The city had very good relations with the cities in Moldova, for example with the mining city of Moldvabánya (Baia). It was the reason why the burghers of Radna declined to join the Transylvanian Prince’s army in 1632 against the Wallachians. In the first part of the seventeenth century, many Saxon families moved to the depopulated city of Beszterce so the role of the Saxons in Radna had decreased. They didn’t elect a Saxon City Judge in the 1640s and the Saxon and Hungarian pastors were preaching together in the church.
The church of Óradna
The old church of Radna (Óradna) is located behind the 20th-century Orthodox church on the main square. The first document referring to the existence of a parish is known from the time of King István V (1270–1272) when the mining and city law was proclaimed by the parish priest (Pfarrar) in the church.
In 1228 and 1268 in Óradna a sale of a certain property took place before the arrival of the Franciscans. And the customers may have been monks of Óradna. There is also an opinion that before the Dominicans, the Premontreians also had a monastery here. We know that the first large church was destroyed by the Mongols in 1241. It was the church dedicated to the Virgin Mary, was a three-nave church, very similar to the church of Szék and Nagyhalmágy.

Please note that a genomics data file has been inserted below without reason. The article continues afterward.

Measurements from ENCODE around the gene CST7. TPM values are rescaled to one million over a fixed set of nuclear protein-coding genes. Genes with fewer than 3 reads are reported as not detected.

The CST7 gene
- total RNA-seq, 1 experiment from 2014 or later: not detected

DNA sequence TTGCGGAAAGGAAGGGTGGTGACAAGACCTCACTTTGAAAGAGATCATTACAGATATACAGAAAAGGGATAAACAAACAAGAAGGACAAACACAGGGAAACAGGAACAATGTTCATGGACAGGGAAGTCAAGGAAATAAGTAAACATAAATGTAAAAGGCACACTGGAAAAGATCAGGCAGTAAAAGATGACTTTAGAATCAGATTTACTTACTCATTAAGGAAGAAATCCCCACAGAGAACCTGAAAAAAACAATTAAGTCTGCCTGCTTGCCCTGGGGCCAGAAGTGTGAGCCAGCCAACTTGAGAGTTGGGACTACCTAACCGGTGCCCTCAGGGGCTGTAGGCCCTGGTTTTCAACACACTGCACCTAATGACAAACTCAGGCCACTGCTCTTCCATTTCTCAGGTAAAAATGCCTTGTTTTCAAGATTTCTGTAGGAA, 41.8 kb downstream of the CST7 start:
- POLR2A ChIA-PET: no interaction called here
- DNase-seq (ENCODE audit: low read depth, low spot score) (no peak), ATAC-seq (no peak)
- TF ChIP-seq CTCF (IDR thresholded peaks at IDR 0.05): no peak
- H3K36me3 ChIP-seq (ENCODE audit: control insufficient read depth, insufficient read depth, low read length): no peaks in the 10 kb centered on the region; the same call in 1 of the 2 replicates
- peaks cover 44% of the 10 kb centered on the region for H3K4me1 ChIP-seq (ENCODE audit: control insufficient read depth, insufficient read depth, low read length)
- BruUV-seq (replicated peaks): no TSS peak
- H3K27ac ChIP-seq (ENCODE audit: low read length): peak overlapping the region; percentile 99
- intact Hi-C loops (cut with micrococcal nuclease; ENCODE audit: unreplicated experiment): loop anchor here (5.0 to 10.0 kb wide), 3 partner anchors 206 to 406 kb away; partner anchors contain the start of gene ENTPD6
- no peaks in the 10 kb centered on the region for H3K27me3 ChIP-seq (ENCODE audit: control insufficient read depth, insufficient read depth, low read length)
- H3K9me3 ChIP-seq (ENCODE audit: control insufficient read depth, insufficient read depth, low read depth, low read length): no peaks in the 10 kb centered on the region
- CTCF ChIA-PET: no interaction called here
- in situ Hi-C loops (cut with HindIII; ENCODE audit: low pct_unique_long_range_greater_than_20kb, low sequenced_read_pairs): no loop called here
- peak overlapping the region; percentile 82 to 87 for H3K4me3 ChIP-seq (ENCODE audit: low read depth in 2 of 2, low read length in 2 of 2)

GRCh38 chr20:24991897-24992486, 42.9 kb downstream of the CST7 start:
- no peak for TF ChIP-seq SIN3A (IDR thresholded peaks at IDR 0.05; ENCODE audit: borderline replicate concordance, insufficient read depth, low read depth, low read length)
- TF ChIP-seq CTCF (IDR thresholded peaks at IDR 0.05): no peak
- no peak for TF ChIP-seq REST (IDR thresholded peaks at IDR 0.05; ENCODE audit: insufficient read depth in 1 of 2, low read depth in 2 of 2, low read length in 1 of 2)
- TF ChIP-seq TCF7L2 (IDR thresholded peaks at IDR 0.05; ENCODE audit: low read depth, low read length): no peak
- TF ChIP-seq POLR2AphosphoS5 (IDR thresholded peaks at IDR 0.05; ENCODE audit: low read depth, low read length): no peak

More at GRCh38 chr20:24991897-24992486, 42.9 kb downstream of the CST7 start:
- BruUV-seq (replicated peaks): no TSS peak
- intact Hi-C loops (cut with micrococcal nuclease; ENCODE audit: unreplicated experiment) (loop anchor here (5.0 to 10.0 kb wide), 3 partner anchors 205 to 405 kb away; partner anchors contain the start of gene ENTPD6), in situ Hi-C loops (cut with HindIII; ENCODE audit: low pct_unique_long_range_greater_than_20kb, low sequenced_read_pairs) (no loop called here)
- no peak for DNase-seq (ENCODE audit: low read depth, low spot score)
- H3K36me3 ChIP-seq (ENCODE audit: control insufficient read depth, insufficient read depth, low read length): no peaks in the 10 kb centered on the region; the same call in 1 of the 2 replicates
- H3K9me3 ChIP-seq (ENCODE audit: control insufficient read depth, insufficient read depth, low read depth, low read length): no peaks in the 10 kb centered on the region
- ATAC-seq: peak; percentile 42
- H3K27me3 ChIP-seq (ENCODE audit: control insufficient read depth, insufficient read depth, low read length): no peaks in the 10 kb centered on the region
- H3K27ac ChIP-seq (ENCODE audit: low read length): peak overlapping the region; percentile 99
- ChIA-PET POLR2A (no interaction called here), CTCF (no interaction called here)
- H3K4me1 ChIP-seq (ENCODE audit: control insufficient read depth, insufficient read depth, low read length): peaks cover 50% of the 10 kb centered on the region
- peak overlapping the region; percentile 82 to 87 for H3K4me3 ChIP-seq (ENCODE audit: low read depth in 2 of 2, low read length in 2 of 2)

Its western façade and partly its two towers survived the Tatar invasion. Its twin windows resemble the famous cathedral at Kerc (Cârța, Kertz,). Between the two towers, the western façade portal remained almost completely intact. A ruined section of the nave’s wall also remained. The rest of the nave was completely destroyed and has not been restored since. However, a separate torn sanctuary has survived, which was restored in the early Gothic style after the Tatar invasion between 1260 and 1270.
In 1440, Queen Elizabeth gave a donation to the castle of Radna and the city. It is also clear that at that time the castle was abandoned and the city was largely uninhabited. The ruined church appears to be homeless in the following centuries because there is no record later that it was used by Catholics or Protestants after the Reformation.